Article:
The S&P 500 Volatility Index ($VIX, 14.72, down 1.19) traded in negative territory for much of the session following the morning pop to 16.58. Resistance at 16.50-17.50 has been holding since mid-March, and a move above the latter will clearly cause some panic-selling. The close back below 15 offered some hope for this week, but the bulls desperately need to reclaim 13.50-12.50 to reverse the momentum.
The trading range that carried over from the end of April into May has been frustrating to watch, but these periods in the stock market happen relatively often.
In the “old” days, tracking the market was like watching grass grow. Daily moves of 1% were rare, but they are now more common. I often mention how the suits-and-ties would, and still do, automatically pencil in 7%-8% gains for the year without ever looking at a chart or the historic nature of the market.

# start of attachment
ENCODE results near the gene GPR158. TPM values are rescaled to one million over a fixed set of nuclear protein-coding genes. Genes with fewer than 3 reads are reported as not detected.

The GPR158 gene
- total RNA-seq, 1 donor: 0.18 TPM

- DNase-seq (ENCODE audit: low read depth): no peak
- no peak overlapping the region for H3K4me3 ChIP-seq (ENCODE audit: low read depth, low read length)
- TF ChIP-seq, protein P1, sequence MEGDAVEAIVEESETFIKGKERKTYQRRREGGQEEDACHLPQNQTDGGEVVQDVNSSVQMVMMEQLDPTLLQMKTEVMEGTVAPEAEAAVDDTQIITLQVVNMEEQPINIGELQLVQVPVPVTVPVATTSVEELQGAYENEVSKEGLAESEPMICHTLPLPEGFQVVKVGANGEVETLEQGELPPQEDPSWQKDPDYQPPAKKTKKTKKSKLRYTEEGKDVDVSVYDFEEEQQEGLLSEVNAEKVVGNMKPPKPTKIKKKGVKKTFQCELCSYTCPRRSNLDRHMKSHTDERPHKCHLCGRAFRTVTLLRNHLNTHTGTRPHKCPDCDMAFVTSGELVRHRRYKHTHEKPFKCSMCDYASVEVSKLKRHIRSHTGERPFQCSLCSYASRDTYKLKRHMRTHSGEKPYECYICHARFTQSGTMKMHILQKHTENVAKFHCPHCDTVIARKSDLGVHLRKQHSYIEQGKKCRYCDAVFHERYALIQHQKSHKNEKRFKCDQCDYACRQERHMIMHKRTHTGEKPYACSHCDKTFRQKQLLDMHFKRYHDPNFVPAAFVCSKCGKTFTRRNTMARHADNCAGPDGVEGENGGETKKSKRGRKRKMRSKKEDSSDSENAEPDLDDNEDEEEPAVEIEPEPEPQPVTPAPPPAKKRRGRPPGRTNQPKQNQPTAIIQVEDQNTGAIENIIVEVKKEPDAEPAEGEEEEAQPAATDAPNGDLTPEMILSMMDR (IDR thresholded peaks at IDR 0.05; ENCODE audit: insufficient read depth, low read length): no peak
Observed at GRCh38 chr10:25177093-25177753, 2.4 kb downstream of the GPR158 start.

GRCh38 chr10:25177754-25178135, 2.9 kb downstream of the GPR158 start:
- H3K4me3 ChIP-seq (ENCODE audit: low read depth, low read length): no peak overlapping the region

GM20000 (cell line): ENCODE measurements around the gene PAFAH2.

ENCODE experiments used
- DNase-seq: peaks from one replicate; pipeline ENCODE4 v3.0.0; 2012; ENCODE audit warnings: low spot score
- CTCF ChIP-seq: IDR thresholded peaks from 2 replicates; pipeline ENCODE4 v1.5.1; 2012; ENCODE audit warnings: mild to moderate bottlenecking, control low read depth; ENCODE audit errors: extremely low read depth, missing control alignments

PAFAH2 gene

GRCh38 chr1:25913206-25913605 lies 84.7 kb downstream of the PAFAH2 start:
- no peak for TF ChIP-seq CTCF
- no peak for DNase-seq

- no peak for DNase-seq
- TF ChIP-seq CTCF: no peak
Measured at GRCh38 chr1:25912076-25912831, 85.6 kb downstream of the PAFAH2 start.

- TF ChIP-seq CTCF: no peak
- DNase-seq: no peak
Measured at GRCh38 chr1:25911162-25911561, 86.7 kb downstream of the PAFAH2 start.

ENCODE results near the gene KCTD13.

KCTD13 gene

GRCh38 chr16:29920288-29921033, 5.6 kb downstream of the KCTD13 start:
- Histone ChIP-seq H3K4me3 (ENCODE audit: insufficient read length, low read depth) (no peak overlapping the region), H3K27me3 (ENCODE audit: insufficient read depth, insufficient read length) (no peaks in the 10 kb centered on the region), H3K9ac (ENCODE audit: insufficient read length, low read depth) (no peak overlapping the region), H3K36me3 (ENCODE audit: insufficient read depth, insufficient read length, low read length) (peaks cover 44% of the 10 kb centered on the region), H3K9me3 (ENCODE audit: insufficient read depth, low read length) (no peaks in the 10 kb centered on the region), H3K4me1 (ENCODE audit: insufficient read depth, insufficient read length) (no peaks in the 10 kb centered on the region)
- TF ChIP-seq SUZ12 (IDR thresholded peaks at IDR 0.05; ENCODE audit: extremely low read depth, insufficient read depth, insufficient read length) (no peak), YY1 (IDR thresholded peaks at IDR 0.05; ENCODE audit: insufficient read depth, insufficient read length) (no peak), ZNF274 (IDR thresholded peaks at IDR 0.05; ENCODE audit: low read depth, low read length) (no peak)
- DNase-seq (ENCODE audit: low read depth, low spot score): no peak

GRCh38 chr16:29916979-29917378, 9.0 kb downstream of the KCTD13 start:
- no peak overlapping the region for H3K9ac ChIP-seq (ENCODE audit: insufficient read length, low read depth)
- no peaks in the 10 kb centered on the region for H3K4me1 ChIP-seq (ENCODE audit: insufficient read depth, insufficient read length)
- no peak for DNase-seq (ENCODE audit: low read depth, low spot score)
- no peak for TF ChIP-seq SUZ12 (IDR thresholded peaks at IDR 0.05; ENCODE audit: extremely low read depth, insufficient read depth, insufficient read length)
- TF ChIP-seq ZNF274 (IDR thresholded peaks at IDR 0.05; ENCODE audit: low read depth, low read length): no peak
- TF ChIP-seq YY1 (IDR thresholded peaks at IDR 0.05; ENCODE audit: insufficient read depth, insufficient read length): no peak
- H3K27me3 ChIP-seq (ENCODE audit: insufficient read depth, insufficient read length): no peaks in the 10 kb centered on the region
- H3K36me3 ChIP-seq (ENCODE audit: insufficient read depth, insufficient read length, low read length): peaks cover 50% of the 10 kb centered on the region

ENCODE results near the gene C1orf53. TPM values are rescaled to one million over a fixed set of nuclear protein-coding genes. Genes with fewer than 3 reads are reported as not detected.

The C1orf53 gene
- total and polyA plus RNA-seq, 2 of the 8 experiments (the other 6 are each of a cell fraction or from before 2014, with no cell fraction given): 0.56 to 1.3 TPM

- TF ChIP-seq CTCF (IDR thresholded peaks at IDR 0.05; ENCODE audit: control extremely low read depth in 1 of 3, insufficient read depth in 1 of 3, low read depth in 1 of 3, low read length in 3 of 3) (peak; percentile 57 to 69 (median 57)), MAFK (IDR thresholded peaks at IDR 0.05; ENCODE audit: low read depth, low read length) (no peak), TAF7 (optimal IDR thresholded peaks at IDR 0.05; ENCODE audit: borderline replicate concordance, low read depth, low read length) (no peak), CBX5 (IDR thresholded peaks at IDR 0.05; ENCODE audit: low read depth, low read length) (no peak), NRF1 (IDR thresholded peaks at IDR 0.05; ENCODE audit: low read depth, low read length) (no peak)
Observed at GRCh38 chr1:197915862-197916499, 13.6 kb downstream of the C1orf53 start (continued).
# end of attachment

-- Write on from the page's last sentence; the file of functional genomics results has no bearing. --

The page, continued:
Last month’s divergence still has a lot of the suits-and-ties guessing as to where the market is headed, and none of them have game plans. Fortunately, we do, and I have been covering ours on a daily basis.
I have learned over the past few years to avoid taking new trades during these types of trading ranges, which is why we haven’t been as active in recent weeks. February was a slow month, as was April, but the portfolio still outperformed the market. Option premiums suffer due to time decay during trading ranges, which is another reason it is imperative to identify them early.
I also watch trading ranges intensively in order to be well prepared when it is time for our next big batch of trades. This helps pass the time and gets us in excellent shape to play the market’s next major move.
I have been trying to cover more trade setups from my watch list on a regular basis after recently receiving this question from a subscriber: